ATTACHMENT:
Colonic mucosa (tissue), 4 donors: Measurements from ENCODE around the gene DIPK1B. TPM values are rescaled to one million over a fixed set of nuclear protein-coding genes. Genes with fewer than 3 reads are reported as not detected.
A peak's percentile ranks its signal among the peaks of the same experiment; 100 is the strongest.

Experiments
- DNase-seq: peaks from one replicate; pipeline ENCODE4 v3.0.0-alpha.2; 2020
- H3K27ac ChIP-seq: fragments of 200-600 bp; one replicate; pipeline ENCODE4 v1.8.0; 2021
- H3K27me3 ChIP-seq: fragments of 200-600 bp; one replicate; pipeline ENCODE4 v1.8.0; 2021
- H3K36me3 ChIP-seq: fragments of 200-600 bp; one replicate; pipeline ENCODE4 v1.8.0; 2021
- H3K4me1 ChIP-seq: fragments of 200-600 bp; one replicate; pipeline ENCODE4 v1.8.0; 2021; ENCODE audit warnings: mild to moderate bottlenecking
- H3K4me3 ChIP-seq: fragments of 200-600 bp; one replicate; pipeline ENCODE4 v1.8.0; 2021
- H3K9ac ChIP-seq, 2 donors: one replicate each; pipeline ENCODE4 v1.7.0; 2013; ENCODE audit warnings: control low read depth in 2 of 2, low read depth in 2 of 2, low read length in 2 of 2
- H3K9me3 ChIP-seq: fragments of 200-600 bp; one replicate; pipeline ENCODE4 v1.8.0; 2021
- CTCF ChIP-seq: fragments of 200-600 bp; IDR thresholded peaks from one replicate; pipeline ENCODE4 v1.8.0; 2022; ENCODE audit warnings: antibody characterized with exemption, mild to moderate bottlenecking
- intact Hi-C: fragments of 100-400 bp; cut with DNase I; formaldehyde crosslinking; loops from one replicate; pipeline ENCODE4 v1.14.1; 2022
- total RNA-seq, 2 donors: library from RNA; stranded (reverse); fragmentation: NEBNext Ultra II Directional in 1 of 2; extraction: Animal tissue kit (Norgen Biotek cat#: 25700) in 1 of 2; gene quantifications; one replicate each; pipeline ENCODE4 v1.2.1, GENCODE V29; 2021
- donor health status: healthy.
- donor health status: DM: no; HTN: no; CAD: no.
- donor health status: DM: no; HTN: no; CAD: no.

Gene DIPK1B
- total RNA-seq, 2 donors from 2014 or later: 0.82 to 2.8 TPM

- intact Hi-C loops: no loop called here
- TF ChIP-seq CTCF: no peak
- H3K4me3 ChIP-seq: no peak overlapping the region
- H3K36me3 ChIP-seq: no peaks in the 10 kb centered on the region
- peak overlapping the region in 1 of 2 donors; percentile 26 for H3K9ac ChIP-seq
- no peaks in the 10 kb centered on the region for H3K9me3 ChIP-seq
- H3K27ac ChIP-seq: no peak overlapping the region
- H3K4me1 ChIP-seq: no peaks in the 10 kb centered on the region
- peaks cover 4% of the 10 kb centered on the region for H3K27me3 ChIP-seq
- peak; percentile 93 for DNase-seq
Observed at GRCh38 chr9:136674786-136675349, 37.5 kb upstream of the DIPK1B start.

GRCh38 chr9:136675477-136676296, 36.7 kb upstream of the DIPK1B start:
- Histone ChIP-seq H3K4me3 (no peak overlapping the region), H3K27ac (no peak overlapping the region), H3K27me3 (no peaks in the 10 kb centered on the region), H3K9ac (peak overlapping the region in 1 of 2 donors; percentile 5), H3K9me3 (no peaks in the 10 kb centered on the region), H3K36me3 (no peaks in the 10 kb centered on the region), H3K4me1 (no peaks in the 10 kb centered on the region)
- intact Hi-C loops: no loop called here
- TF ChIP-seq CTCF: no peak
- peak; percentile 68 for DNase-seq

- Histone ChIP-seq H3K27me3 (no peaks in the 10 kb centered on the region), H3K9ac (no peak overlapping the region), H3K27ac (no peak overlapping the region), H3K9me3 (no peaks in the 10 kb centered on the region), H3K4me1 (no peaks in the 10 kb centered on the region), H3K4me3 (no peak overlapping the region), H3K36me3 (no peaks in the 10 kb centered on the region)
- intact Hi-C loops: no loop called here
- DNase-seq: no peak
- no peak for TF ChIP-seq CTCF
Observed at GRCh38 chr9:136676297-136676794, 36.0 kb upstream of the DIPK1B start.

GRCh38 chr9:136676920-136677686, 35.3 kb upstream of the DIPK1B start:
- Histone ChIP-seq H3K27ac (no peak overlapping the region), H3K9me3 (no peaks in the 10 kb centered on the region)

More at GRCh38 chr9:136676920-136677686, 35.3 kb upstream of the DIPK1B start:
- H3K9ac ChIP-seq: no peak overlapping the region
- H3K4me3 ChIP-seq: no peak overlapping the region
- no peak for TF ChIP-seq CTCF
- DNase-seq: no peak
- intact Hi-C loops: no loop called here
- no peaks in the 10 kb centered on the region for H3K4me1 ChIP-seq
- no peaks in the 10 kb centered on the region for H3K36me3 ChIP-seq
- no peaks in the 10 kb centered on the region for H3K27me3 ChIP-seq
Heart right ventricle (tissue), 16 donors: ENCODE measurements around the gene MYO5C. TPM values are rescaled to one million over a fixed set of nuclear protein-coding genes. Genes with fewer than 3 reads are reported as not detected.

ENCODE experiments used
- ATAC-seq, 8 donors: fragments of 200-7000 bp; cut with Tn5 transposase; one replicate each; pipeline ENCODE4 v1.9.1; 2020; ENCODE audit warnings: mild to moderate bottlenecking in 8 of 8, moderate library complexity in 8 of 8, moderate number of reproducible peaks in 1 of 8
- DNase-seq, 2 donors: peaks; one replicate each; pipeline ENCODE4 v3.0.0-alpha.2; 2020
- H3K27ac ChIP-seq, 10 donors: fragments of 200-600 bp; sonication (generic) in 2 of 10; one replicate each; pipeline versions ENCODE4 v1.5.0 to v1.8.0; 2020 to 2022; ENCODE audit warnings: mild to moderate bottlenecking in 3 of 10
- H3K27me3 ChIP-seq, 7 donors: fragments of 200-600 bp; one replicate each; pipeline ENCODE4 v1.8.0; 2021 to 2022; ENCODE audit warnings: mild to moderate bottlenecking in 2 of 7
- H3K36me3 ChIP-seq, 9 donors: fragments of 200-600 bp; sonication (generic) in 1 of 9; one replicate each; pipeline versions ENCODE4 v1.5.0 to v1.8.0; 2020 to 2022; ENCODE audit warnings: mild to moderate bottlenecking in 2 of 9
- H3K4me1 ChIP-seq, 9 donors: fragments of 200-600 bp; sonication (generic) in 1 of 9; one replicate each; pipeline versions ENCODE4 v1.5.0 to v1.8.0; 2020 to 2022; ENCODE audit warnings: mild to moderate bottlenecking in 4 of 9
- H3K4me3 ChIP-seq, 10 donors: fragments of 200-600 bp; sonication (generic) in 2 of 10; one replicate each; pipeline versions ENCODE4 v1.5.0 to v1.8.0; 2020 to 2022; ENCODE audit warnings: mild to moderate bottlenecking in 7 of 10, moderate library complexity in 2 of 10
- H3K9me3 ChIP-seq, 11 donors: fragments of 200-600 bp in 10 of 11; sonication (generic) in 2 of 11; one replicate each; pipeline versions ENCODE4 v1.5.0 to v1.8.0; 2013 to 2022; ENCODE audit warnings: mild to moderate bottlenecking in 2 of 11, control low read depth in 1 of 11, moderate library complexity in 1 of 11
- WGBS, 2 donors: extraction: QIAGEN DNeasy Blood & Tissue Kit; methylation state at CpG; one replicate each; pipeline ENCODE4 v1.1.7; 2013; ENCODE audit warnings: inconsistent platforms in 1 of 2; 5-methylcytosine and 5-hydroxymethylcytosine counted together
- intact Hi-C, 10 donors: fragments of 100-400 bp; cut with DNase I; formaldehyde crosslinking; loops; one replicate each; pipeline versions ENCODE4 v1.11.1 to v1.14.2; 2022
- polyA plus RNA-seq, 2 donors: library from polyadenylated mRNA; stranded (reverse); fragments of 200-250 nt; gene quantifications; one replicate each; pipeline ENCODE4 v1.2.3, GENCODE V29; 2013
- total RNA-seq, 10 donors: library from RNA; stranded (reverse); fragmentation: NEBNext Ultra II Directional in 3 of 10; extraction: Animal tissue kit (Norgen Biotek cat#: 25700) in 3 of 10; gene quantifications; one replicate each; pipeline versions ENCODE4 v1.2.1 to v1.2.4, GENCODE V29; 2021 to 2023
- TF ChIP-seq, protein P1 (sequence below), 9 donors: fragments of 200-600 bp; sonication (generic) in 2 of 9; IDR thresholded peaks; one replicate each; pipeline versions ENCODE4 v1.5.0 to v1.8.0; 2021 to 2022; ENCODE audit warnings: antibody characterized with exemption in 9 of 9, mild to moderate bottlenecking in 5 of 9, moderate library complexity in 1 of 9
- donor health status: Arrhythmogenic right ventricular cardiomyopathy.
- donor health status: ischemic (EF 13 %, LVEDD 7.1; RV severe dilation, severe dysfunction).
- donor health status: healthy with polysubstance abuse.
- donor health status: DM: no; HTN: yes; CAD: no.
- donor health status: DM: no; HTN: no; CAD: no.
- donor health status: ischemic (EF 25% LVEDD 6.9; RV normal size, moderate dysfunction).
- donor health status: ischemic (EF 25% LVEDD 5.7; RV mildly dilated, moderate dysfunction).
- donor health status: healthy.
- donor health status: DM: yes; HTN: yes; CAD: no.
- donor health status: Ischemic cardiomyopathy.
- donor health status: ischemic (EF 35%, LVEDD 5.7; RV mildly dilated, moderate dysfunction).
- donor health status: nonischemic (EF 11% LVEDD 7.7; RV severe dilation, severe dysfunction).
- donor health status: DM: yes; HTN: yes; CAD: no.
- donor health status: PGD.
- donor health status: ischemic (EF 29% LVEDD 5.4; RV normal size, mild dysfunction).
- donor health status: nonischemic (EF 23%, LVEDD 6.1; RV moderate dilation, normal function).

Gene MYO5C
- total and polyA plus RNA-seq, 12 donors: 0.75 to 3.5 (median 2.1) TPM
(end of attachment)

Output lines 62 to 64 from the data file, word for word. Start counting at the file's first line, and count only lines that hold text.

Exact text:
- WGBS, 2 donors: extraction: QIAGEN DNeasy Blood & Tissue Kit; methylation state at CpG; one replicate each; pipeline ENCODE4 v1.1.7; 2013; ENCODE audit warnings: inconsistent platforms in 1 of 2; 5-methylcytosine and 5-hydroxymethylcytosine counted together
- intact Hi-C, 10 donors: fragments of 100-400 bp; cut with DNase I; formaldehyde crosslinking; loops; one replicate each; pipeline versions ENCODE4 v1.11.1 to v1.14.2; 2022
- polyA plus RNA-seq, 2 donors: library from polyadenylated mRNA; stranded (reverse); fragments of 200-250 nt; gene quantifications; one replicate each; pipeline ENCODE4 v1.2.3, GENCODE V29; 2013